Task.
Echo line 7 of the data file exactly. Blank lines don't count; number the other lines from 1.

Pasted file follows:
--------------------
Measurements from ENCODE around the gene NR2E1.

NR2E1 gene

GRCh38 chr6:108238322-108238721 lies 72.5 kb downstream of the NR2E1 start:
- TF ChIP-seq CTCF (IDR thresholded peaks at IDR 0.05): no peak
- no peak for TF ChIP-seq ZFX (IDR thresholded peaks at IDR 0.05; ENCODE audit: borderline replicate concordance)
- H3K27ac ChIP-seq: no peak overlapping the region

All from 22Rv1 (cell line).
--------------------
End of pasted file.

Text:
All from 22Rv1 (cell line).